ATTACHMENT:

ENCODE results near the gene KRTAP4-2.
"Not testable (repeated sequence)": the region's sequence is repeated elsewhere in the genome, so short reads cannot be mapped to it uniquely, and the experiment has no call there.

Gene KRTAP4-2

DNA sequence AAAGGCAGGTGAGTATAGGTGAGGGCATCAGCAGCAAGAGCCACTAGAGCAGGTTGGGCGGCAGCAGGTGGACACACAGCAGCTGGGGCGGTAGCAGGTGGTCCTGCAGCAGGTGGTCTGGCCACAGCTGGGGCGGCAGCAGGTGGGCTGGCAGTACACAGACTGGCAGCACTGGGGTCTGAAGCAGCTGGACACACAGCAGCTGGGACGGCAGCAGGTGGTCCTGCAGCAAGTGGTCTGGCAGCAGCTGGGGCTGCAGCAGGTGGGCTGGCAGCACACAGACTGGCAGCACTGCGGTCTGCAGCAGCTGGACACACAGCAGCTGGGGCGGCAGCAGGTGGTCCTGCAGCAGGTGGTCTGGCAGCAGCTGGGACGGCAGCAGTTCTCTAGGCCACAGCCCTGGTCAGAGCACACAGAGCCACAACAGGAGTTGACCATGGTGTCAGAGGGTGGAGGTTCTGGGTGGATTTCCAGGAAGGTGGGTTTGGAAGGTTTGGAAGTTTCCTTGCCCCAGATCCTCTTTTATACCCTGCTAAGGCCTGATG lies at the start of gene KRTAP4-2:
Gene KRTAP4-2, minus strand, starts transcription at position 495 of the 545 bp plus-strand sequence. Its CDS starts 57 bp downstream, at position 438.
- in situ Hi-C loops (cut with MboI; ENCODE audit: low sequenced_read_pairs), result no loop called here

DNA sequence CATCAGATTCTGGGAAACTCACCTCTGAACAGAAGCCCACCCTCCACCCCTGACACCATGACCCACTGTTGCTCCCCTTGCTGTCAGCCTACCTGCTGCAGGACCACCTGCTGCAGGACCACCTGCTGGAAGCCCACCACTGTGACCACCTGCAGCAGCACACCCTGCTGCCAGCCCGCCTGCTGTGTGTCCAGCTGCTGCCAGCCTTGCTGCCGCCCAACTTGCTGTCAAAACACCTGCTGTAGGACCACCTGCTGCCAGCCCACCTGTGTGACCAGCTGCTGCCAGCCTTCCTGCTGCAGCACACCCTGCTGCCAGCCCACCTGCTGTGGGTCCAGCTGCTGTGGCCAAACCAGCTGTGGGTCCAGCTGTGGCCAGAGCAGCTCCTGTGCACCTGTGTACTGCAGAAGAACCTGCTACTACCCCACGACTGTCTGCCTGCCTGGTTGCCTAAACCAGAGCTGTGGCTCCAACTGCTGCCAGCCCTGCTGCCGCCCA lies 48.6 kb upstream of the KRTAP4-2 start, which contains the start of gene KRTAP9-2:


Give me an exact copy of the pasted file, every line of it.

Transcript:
ENCODE results near the gene KRTAP4-2.
"Not testable (repeated sequence)": the region's sequence is repeated elsewhere in the genome, so short reads cannot be mapped to it uniquely, and the experiment has no call there.

Gene KRTAP4-2

DNA sequence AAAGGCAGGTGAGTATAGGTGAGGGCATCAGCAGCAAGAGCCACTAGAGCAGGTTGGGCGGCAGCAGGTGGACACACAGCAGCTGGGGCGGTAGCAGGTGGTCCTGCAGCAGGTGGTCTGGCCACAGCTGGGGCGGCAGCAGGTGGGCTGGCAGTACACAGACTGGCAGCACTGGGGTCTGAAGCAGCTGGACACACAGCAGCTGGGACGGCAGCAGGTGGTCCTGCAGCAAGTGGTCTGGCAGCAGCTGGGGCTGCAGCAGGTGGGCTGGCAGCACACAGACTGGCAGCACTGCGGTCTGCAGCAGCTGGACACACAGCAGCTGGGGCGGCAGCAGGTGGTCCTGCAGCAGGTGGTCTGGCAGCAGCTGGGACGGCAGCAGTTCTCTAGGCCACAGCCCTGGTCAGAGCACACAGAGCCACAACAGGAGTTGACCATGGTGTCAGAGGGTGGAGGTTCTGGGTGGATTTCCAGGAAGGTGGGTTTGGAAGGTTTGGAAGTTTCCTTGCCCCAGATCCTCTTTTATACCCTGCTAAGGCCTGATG lies at the start of gene KRTAP4-2:
Gene KRTAP4-2, minus strand, starts transcription at position 495 of the 545 bp plus-strand sequence. Its CDS starts 57 bp downstream, at position 438.
- in situ Hi-C loops (cut with MboI; ENCODE audit: low sequenced_read_pairs), result no loop called here

DNA sequence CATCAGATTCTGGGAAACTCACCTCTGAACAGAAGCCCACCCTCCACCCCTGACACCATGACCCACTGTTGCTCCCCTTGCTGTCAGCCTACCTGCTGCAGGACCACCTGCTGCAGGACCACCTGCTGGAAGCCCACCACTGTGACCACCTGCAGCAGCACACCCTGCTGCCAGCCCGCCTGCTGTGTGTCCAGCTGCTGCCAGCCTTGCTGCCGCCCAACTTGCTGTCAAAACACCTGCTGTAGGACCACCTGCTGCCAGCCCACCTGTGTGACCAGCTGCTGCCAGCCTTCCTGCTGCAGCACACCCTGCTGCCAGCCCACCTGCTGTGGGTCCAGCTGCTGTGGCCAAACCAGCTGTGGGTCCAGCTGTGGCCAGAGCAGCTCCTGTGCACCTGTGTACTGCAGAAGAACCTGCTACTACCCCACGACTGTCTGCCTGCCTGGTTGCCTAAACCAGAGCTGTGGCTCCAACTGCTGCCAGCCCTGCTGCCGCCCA lies 48.6 kb upstream of the KRTAP4-2 start, which contains the start of gene KRTAP9-2: